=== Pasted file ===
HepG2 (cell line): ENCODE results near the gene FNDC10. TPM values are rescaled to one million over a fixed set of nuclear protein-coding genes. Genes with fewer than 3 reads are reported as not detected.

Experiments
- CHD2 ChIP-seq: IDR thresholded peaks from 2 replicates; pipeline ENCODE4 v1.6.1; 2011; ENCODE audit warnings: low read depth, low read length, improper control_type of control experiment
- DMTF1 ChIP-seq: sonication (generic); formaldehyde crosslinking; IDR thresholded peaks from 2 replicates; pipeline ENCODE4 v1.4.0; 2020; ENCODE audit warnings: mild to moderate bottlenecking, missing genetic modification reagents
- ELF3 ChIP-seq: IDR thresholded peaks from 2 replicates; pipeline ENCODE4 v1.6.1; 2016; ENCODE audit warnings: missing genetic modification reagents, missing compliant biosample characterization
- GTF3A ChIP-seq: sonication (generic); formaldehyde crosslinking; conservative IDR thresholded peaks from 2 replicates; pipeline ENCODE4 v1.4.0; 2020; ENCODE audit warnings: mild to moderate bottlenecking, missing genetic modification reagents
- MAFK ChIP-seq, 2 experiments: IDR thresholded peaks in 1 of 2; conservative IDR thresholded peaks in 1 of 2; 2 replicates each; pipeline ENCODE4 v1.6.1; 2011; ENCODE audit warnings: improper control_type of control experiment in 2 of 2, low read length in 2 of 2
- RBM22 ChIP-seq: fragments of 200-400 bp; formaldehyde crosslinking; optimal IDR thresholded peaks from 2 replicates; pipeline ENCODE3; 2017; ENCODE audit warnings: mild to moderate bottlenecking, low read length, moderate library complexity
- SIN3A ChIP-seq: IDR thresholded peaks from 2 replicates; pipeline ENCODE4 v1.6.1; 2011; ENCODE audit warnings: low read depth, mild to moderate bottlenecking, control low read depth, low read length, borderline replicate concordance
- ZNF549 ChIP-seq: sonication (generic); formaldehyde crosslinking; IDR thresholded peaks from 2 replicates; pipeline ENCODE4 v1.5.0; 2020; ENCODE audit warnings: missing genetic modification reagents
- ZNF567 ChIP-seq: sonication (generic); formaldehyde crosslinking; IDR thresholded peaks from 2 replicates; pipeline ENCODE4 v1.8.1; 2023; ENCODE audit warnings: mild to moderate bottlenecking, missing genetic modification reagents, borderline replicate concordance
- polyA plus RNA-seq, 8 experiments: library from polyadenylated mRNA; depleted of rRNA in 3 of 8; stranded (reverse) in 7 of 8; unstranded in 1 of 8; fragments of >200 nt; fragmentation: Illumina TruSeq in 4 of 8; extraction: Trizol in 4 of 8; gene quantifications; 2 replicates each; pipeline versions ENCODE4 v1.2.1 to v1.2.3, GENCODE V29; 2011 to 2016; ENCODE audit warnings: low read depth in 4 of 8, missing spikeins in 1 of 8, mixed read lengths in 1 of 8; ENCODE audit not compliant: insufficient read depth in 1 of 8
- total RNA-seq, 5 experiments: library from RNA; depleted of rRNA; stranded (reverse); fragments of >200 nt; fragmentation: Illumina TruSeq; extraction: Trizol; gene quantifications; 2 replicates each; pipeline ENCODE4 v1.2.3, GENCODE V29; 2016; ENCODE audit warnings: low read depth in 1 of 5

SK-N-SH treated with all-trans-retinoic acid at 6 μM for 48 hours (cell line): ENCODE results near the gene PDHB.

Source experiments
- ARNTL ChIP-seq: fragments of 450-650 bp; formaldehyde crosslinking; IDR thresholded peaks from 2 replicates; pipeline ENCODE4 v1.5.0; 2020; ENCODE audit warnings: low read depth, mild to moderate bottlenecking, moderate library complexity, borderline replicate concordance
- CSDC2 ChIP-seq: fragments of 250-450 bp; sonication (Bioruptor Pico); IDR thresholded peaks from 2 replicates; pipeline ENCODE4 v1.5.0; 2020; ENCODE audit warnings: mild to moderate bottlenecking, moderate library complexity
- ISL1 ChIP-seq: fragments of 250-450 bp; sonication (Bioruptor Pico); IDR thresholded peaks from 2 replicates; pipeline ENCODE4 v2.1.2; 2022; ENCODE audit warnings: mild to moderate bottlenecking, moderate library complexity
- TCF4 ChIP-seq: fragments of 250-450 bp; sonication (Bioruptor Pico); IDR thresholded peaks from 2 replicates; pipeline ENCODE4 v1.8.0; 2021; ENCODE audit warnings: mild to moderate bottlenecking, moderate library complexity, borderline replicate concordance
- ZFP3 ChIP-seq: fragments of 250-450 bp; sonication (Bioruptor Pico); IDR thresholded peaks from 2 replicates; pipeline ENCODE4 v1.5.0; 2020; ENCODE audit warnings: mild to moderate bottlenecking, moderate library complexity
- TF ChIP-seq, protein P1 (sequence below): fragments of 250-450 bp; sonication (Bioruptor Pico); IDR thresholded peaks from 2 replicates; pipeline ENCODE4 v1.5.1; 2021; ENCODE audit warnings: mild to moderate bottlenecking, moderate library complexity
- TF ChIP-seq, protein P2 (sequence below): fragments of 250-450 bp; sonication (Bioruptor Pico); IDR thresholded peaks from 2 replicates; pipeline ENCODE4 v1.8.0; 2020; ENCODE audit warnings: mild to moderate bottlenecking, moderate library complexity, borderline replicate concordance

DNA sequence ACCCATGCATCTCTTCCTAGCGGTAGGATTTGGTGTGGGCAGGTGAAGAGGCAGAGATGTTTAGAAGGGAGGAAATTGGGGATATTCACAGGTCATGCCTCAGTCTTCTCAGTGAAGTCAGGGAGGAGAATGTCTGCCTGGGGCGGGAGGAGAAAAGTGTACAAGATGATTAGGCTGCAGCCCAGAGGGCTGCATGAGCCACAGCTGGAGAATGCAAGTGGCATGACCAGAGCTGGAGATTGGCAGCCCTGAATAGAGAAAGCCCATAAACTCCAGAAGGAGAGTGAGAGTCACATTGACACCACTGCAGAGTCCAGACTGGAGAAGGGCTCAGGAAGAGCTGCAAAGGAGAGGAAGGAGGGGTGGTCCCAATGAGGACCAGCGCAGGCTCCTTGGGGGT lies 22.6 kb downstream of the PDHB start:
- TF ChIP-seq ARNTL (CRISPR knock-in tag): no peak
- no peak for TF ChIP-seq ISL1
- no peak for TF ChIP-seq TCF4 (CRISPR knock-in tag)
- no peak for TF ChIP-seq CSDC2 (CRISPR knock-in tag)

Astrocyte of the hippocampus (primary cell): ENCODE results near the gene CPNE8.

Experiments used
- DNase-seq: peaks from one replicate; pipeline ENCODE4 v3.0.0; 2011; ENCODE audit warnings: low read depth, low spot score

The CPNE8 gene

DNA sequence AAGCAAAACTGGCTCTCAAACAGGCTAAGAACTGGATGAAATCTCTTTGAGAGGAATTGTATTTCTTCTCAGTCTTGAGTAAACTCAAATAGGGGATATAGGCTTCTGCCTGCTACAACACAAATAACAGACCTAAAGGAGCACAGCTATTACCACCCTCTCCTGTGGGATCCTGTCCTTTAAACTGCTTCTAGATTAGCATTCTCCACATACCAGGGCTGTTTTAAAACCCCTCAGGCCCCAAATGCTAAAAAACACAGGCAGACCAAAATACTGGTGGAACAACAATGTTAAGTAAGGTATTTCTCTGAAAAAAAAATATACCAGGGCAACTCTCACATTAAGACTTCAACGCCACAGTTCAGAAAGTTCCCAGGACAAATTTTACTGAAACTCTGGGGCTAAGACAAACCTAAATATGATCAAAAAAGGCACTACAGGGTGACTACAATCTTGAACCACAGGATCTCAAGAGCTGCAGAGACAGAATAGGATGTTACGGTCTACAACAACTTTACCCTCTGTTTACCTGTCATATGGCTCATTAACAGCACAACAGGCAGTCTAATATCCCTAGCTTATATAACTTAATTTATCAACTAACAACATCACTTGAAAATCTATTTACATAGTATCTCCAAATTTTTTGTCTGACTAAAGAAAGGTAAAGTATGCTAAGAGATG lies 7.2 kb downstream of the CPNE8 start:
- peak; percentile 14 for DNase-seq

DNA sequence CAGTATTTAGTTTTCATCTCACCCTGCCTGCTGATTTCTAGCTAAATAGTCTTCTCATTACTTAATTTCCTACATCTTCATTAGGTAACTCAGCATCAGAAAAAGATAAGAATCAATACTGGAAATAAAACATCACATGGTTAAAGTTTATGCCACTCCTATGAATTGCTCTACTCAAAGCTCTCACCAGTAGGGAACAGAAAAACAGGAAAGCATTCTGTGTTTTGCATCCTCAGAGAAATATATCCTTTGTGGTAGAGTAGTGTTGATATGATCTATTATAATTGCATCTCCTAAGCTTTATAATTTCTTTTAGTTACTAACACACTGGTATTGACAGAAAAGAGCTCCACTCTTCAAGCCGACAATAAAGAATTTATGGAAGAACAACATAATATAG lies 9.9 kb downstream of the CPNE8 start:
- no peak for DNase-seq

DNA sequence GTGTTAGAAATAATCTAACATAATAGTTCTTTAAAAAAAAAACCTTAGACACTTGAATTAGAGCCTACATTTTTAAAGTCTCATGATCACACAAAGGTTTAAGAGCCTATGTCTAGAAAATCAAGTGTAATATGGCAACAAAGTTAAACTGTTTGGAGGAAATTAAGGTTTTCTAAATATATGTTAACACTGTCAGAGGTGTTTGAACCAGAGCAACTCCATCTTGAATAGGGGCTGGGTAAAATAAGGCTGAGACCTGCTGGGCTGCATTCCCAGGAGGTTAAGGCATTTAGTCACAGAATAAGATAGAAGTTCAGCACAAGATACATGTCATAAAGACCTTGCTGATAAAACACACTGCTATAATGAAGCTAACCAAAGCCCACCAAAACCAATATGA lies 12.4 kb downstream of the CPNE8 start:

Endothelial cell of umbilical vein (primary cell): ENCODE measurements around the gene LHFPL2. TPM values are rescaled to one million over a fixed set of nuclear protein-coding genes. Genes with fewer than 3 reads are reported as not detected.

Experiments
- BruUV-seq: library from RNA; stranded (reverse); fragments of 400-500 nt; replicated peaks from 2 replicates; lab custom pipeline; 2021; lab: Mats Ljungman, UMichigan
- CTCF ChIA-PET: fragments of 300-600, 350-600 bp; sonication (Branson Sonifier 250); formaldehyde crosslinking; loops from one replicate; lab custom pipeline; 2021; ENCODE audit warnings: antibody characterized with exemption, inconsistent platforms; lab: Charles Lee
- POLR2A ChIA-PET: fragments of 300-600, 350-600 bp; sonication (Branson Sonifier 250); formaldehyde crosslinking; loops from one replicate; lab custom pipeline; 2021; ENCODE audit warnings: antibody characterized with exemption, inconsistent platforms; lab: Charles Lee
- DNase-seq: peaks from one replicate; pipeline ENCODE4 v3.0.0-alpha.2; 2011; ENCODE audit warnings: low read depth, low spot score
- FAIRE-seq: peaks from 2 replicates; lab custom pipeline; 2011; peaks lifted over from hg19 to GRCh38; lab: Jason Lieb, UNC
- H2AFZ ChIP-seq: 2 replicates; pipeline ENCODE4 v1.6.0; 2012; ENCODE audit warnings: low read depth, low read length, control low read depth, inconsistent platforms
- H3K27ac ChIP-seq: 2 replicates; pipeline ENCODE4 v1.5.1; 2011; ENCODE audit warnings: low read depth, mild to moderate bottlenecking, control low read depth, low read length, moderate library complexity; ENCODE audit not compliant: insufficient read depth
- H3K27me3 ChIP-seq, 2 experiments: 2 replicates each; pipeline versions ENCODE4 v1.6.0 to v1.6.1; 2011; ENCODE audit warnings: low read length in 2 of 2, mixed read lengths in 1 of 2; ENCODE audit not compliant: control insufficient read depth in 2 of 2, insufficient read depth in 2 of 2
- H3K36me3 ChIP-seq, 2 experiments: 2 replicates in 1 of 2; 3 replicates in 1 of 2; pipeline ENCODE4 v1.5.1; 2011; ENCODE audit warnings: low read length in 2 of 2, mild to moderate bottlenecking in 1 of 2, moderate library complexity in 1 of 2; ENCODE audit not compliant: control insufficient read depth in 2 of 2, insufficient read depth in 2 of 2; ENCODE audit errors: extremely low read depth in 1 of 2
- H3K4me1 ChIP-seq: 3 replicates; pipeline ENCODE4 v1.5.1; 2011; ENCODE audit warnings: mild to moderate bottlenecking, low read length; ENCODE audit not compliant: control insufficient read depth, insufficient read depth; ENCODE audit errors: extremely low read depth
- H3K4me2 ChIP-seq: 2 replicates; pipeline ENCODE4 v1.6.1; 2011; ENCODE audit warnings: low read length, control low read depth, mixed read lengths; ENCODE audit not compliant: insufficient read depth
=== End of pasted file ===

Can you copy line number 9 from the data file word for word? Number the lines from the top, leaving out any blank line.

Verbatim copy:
- SIN3A ChIP-seq: IDR thresholded peaks from 2 replicates; pipeline ENCODE4 v1.6.1; 2011; ENCODE audit warnings: low read depth, mild to moderate bottlenecking, control low read depth, low read length, borderline replicate concordance